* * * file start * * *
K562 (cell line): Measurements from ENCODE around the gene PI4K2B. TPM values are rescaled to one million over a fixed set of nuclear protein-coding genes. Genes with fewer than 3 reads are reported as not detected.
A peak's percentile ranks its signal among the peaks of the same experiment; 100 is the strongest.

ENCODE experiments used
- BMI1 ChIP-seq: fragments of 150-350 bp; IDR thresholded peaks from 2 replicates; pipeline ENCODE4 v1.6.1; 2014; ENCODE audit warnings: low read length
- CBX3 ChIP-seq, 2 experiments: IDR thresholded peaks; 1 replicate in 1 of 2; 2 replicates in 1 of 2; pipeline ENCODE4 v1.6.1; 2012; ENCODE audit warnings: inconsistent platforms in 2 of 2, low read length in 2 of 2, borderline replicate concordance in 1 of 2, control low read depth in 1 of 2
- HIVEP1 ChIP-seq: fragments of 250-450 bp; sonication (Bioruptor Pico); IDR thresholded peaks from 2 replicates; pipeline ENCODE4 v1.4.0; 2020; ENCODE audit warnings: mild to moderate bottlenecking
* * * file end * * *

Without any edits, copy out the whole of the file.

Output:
K562 (cell line): Measurements from ENCODE around the gene PI4K2B. TPM values are rescaled to one million over a fixed set of nuclear protein-coding genes. Genes with fewer than 3 reads are reported as not detected.
A peak's percentile ranks its signal among the peaks of the same experiment; 100 is the strongest.

ENCODE experiments used
- BMI1 ChIP-seq: fragments of 150-350 bp; IDR thresholded peaks from 2 replicates; pipeline ENCODE4 v1.6.1; 2014; ENCODE audit warnings: low read length
- CBX3 ChIP-seq, 2 experiments: IDR thresholded peaks; 1 replicate in 1 of 2; 2 replicates in 1 of 2; pipeline ENCODE4 v1.6.1; 2012; ENCODE audit warnings: inconsistent platforms in 2 of 2, low read length in 2 of 2, borderline replicate concordance in 1 of 2, control low read depth in 1 of 2
- HIVEP1 ChIP-seq: fragments of 250-450 bp; sonication (Bioruptor Pico); IDR thresholded peaks from 2 replicates; pipeline ENCODE4 v1.4.0; 2020; ENCODE audit warnings: mild to moderate bottlenecking